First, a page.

- November 17, 2016
Amber Wilkison has had an extensive career as a Girl Scout — 14 years.
From the time she was a 5-year-old Daisy Scout to now — a Class of 2020 graduate of West Orange High School — Wilkison has been passionate about the organization with which she has spend most of her life.
As an Ambassador Girl Scout, the Ocoee resident has been working toward the Gold Award, something only 6% of Girl Scouts achieve each year.
Girl Scout Seniors and Ambassadors who earn the Gold Award complete a project that drives lasting change in their community.
For Wilkison, she found inspiration for her Gold Award project in something she’s found joy in for years. The 18-year-old always loved horses and has taken riding lessons for years. It was both a hobby and a form of relaxation for her, and over the course of her involvement with horses, she learned about equine therapy.
“When I started the project, it seemed like such a big and overwhelming build to take on, but knowing how much this training facility would benefit the community, it motivated me to embrace the challenge and get it done.” — Amber Wilkison
“I was able to witness how much equine therapy helped people who were physically or emotionally challenged,” she said. “I knew that Soul Haven Ranch took their minis on therapy visits to many local areas, and (I) wanted to contribute to expanding the capacity Susan Nastasi’s Soul Haven Ranch could provide in our community.”
Soul Haven Ranch's miniature therapy horses program serves children with special needs, hospitals, assisted-living and nursing facilities, hospice patients and veterans.
The program also is seeking volunteers at least 16 years of age to become registered handlers and help serve the community. That's where the training facility comes in.
Wilkison met with Nastasi to talk about her ideas and anything Soul Haven Ranch needed. She said Nastasi told her she would love to have a training facility built to open up the opportunity for more people to work with the miniature horses and participate in a program to become a certified pet handlers.
“In turn, more individuals could participate in taking the horses on voluntary pet therapy visits, as she has more requests than she can accommodate,” Wilkison said. “Susan explained about the need for the horses to be desensitized from noises and objects that make them nervous or could spook them so that they remain calm while out on visits or attending community events. We drafted out a designated placement area on Susan’s ranch to build the training center and the training-course activities the horses would be taken through.”
After receiving approval from the Girl Scout Council, Wilkison met with Nastasi to finalize the plan. She began gathering the supplies needed using the funds she had earned from Girl Scout cookie sales, as well as recruiting help with the physical labor required.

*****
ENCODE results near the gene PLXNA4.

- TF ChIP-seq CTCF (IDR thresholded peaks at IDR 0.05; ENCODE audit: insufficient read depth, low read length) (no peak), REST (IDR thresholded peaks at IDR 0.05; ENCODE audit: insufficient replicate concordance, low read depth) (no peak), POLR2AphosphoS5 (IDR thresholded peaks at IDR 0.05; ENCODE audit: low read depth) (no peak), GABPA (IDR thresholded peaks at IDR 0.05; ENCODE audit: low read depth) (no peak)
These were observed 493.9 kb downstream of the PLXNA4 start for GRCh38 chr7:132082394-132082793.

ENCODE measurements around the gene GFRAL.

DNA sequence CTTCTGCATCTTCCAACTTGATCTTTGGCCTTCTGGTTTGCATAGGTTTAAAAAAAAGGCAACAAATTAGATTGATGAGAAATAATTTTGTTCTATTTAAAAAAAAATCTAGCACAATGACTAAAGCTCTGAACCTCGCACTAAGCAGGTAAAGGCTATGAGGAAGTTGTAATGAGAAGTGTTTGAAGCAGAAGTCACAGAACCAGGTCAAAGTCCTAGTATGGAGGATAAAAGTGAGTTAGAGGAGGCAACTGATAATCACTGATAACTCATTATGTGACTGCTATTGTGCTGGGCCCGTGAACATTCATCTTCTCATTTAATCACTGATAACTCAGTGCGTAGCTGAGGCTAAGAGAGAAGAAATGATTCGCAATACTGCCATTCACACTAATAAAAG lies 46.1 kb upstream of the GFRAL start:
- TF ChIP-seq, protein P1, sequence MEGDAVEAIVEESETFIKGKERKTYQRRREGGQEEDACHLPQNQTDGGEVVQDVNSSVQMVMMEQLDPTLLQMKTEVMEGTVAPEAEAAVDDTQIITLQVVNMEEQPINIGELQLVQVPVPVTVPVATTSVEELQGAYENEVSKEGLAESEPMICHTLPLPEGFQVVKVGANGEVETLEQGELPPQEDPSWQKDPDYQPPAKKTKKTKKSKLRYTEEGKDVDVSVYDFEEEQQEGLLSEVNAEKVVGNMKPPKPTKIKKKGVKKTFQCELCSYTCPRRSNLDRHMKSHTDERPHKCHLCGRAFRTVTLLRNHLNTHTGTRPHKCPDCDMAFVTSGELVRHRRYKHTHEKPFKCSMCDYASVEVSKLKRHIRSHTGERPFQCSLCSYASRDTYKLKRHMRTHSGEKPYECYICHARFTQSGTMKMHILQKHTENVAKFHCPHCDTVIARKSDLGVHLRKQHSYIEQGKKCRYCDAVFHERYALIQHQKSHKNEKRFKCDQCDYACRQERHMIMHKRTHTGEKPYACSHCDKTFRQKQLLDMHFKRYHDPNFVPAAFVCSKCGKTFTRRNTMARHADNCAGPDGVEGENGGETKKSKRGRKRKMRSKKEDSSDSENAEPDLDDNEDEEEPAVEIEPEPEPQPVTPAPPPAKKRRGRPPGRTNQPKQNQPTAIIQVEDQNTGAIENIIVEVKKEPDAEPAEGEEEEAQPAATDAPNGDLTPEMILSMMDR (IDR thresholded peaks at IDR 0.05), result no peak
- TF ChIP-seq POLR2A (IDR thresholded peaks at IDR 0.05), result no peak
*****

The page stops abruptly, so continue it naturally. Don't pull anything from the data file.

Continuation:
“I am very grateful for a very supportive business community,” she said. “The manager at the Lowe’s of Winter Garden was able to give me a very generous discount on the fencing materials, and Florida Metal Craft on Dillard Street greatly discounted the cost of making the 36-by-24-inch aluminum sign for the training center.”
She received help from her father, John, and older brother, Nolan, in constructing the 120-by-30-foot fenced area. The training center includes various obstacles that handlers and the miniature horses can practice going through. It took dozens of hours of work, but the project was rewarding for Wilkison.
“I am not well-versed in construction, so my dad helped me learn about measurements, joining fence railing, digging and securing the posts, and construction of the framed entrance to the training center,” she said. “It was a true labor of love, and I thank them tremendously for all of their help.”
Building began on May 23, with completion on June 18 with the hanging of the training-center sign. Wilkison was happy to apply the skills she’s learned through Girl Scouts — and from her mother, Denise, also her troop leader — to create something that will be used and cherished for years to come.
“When I started the project, it seemed like such a big and overwhelming build to take on, but knowing how much this training facility would benefit the community, it motivated me to embrace the challenge and get it done,” she said. “Now that I can stand back and look at how the training center turned out and see how very happy Susan is with the results, it is a very rewarding accomplishment that I will always be proud of. I hope that people in our community will get involved in Susan’s pet therapy program and share even more therapy love among the many individuals in our community that appreciate these on-site miniature horse visits.”